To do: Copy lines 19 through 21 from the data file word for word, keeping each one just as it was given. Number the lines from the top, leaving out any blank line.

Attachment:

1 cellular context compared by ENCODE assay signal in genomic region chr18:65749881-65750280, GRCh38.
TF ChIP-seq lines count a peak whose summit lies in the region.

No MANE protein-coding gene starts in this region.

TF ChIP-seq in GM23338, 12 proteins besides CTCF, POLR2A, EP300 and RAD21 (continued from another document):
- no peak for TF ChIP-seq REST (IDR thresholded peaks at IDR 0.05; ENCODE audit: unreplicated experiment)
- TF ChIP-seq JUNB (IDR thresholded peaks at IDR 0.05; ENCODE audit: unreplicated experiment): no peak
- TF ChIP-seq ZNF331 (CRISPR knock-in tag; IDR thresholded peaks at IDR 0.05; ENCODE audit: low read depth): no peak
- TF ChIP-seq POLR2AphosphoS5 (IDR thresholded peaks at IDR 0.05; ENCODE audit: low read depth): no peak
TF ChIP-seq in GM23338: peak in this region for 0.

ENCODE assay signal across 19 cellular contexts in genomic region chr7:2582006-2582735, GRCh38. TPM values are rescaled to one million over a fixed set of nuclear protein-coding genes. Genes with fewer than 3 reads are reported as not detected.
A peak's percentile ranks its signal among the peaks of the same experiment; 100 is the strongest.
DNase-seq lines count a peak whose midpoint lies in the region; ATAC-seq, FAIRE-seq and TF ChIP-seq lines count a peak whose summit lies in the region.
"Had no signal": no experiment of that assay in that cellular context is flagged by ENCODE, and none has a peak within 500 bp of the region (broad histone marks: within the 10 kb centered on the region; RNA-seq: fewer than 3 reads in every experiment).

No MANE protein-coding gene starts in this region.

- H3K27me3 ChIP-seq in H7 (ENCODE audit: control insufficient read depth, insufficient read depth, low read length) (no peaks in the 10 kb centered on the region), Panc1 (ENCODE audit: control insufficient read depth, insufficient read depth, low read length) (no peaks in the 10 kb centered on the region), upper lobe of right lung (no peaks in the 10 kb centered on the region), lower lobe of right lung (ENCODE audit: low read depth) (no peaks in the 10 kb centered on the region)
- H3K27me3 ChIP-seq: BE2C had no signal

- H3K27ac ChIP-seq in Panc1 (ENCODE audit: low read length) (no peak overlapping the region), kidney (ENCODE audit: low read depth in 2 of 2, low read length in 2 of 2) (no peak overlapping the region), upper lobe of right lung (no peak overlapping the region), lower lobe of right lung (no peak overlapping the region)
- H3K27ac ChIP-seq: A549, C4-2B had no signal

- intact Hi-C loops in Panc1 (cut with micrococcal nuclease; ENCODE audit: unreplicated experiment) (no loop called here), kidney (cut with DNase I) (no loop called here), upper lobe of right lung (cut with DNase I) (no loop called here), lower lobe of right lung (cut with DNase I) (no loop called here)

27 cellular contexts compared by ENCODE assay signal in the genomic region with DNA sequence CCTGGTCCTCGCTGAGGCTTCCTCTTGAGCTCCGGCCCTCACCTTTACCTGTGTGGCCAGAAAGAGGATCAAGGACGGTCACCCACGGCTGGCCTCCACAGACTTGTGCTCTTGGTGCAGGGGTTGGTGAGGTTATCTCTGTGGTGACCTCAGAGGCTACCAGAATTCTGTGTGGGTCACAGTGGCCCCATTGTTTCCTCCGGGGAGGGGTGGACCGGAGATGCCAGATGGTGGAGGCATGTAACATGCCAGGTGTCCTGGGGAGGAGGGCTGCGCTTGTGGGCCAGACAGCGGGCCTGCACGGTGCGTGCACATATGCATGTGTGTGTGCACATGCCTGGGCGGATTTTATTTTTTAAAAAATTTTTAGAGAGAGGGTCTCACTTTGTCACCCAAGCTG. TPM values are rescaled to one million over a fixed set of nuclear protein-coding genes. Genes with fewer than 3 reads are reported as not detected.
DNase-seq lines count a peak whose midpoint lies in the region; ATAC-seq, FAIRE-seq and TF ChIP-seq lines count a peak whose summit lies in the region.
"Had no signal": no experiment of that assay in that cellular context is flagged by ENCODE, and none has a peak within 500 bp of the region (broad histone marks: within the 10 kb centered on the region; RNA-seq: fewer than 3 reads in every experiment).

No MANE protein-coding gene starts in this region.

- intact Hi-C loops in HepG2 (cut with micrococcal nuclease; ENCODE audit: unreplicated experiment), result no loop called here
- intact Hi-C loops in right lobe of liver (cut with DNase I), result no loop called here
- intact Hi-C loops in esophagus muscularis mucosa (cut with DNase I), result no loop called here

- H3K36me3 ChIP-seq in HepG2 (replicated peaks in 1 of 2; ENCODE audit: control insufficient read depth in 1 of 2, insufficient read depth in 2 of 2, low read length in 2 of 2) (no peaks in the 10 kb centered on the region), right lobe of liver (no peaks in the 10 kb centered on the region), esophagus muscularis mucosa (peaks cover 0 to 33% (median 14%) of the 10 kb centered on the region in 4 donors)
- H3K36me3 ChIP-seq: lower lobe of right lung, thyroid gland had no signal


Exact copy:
- intact Hi-C loops in Panc1 (cut with micrococcal nuclease; ENCODE audit: unreplicated experiment) (no loop called here), kidney (cut with DNase I) (no loop called here), upper lobe of right lung (cut with DNase I) (no loop called here), lower lobe of right lung (cut with DNase I) (no loop called here)

27 cellular contexts compared by ENCODE assay signal in the genomic region with DNA sequence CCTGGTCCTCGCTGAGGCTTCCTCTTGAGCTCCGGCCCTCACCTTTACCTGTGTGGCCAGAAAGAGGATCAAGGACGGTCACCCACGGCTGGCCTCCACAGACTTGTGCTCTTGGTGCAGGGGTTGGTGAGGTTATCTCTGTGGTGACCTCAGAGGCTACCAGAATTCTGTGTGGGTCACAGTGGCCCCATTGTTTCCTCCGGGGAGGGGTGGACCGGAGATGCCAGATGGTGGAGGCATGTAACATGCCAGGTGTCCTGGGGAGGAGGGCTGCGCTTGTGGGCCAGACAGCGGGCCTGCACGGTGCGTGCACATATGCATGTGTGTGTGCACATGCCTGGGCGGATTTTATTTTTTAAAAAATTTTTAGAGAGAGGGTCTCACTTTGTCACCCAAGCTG. TPM values are rescaled to one million over a fixed set of nuclear protein-coding genes. Genes with fewer than 3 reads are reported as not detected.
DNase-seq lines count a peak whose midpoint lies in the region; ATAC-seq, FAIRE-seq and TF ChIP-seq lines count a peak whose summit lies in the region.